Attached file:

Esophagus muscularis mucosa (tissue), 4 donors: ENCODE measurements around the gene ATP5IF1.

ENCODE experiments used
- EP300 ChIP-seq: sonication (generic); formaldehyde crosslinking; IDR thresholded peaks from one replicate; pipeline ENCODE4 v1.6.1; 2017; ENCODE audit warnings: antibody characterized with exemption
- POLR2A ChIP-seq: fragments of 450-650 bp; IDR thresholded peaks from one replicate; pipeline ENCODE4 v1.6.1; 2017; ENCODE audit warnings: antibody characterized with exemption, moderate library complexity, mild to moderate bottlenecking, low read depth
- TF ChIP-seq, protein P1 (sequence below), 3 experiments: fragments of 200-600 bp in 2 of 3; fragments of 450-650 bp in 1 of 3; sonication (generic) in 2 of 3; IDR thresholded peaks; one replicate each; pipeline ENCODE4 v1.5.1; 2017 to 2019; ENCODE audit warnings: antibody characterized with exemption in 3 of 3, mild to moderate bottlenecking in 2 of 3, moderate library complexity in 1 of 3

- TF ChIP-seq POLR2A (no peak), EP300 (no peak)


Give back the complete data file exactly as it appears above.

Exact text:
Esophagus muscularis mucosa (tissue), 4 donors: ENCODE measurements around the gene ATP5IF1.

ENCODE experiments used
- EP300 ChIP-seq: sonication (generic); formaldehyde crosslinking; IDR thresholded peaks from one replicate; pipeline ENCODE4 v1.6.1; 2017; ENCODE audit warnings: antibody characterized with exemption
- POLR2A ChIP-seq: fragments of 450-650 bp; IDR thresholded peaks from one replicate; pipeline ENCODE4 v1.6.1; 2017; ENCODE audit warnings: antibody characterized with exemption, moderate library complexity, mild to moderate bottlenecking, low read depth
- TF ChIP-seq, protein P1 (sequence below), 3 experiments: fragments of 200-600 bp in 2 of 3; fragments of 450-650 bp in 1 of 3; sonication (generic) in 2 of 3; IDR thresholded peaks; one replicate each; pipeline ENCODE4 v1.5.1; 2017 to 2019; ENCODE audit warnings: antibody characterized with exemption in 3 of 3, mild to moderate bottlenecking in 2 of 3, moderate library complexity in 1 of 3

- TF ChIP-seq POLR2A (no peak), EP300 (no peak)